Old 19th August 2020
  #15
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Just about to embark on my build as well. Locating a case with similar dimensions was the biggest challenge in the UK, but I eventually found a nice looking one on Farnell.
Old 20th August 2020
  #16
Gear Maniac
 
amundsen's Avatar
 

I had mine cut in plywood with CNC cutting.
Old 22nd August 2020
  #17
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Quote:
Originally Posted by mnordbye View Post
Hi!

Great thread. It inspired me to build my own, which I just finished.

Did you have to do anything to get the faders to work in a linear fashion? Mine start at 0, but QUICKLY goes to full midi 127 just a few millimeters up the fader.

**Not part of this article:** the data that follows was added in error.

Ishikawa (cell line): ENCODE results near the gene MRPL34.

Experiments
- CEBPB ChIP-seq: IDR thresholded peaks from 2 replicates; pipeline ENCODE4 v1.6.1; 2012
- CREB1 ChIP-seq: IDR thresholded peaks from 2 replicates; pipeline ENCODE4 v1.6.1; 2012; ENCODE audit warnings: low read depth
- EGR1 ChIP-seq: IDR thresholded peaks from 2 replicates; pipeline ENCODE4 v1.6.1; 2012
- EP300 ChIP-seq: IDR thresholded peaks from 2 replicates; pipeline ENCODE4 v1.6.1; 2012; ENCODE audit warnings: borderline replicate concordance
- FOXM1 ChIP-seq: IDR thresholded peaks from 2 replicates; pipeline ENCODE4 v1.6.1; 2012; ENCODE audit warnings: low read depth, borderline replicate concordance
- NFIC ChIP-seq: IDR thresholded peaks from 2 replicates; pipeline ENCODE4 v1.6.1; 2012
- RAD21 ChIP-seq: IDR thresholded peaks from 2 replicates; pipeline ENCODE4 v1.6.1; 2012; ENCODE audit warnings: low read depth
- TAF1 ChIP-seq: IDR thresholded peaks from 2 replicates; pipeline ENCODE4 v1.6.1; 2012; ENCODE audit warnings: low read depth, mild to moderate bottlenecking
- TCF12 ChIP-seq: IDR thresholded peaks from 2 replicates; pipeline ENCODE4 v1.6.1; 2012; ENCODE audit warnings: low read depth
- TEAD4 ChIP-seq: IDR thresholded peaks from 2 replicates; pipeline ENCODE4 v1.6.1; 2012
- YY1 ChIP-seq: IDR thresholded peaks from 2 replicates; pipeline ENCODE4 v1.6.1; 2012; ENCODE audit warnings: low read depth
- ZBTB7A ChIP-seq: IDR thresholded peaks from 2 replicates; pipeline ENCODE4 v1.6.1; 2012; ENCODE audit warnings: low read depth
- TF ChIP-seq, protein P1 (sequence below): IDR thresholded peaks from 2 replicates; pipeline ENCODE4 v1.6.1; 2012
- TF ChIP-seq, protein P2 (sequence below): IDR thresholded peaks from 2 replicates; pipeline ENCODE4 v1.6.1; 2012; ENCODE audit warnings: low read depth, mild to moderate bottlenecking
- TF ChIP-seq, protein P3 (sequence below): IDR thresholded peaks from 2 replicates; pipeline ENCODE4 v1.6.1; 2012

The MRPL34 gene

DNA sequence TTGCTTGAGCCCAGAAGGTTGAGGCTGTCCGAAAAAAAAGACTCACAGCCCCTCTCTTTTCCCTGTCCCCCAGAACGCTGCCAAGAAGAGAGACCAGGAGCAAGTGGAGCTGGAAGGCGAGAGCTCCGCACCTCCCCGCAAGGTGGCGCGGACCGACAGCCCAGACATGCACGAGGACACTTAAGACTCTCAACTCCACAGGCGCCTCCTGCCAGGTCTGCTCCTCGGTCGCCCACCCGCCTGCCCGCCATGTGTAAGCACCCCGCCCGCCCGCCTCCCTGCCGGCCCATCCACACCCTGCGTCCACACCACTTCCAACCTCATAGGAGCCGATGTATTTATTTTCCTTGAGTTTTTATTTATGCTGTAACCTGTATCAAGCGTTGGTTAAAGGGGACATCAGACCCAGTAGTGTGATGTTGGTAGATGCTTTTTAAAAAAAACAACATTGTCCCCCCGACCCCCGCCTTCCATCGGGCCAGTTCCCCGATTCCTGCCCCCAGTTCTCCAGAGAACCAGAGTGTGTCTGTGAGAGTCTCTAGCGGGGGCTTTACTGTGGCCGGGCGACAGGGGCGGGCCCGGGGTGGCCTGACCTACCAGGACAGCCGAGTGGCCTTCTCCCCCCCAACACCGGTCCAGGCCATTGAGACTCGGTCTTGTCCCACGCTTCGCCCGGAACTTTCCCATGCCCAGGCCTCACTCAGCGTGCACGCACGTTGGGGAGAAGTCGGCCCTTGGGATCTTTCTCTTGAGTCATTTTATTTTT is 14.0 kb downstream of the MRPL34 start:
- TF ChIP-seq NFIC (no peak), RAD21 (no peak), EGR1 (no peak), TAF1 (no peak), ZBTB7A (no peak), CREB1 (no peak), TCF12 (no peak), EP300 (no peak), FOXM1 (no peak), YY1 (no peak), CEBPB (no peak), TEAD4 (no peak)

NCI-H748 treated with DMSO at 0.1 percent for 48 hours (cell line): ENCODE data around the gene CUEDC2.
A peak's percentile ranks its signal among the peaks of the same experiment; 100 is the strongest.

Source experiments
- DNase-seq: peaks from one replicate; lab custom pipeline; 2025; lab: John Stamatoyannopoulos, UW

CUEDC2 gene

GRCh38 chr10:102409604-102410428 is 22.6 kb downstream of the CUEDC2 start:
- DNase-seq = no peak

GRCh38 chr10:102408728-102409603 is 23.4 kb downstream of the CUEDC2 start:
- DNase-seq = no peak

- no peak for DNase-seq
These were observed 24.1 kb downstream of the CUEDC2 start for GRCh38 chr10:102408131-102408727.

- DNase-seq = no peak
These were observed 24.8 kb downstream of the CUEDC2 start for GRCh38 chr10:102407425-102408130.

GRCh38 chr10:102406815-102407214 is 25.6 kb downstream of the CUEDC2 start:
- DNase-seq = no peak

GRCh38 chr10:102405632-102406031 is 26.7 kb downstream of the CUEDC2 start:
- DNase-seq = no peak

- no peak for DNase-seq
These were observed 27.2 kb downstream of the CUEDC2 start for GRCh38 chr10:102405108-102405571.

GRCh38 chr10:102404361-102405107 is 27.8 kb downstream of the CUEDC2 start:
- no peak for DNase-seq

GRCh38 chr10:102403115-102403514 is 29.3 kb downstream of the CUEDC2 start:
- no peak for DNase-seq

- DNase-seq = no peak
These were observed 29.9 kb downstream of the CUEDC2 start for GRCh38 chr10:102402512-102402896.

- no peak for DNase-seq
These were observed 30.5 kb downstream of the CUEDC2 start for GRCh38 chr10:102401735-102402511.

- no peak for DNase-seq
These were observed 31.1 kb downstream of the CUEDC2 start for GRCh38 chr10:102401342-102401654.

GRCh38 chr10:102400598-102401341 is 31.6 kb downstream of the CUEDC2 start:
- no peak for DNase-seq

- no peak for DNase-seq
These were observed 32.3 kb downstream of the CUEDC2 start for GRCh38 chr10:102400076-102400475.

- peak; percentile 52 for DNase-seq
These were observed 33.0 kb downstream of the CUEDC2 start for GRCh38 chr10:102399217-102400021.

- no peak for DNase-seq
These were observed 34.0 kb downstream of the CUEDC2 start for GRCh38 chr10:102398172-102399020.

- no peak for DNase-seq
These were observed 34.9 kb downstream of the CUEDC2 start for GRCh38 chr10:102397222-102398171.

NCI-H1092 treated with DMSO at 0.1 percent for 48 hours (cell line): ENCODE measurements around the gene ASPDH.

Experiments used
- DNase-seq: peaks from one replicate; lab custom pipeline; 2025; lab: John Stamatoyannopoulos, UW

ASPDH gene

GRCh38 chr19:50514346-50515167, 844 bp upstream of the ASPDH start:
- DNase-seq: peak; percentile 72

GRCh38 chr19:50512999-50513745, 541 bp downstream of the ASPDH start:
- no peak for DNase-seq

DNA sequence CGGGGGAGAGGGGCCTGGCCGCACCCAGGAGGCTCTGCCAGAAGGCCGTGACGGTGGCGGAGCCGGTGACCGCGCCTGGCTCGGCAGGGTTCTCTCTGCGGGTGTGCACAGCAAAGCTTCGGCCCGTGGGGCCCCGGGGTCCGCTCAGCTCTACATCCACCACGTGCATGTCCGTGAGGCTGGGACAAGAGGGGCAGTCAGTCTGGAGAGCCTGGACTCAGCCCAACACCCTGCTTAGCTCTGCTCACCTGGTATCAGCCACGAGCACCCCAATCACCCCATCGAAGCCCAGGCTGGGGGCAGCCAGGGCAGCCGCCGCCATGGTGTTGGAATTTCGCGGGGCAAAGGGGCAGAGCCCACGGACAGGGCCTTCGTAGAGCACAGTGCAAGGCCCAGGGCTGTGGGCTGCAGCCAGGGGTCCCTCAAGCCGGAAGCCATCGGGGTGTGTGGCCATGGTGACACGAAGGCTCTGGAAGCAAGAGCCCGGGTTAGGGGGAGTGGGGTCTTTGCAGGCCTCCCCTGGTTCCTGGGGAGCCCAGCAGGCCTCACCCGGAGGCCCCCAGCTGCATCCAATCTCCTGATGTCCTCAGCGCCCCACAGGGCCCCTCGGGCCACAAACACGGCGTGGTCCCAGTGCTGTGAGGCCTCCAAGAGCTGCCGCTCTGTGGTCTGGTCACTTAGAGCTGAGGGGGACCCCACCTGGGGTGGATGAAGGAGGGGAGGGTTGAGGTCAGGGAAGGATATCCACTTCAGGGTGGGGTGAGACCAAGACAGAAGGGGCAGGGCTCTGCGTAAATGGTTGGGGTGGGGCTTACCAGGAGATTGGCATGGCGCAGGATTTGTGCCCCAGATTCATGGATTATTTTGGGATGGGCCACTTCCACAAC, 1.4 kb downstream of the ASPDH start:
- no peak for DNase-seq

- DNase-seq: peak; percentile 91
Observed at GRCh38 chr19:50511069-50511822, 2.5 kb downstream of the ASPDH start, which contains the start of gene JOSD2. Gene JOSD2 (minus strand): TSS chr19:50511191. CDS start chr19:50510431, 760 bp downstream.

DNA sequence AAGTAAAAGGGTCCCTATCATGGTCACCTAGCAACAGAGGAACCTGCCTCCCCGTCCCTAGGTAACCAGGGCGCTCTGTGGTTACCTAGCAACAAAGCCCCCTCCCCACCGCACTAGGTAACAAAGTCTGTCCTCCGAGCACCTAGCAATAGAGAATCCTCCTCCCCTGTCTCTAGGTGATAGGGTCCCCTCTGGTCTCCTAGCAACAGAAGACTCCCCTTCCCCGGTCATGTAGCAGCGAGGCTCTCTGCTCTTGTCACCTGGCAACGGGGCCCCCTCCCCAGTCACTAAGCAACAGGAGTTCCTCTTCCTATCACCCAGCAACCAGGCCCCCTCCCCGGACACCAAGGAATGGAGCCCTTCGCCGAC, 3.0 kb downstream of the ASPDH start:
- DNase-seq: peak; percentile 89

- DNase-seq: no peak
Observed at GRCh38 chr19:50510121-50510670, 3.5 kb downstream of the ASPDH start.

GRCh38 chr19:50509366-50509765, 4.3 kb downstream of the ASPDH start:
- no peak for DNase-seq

I used almost the exact same faders as you btw, though the 60mm version instead of 100mm. (https://www.digikey.no/product-detai...ur=NOK&lang=en)

Do you have any idea what I can check? Or can I change something in the code?


Regards,
Magnus
Hi Magnus,

I had the exact same problem at first, so I doubled checked the build instructions and determined the wiper and pos (+) connections were wrong. In the diagram, it shows the wiper as the more central of the two terminals, but in the photos, the wiper is the outside terminal. I switched mine around, and voila, it works perfectly now.

Hope that works for you!

Jason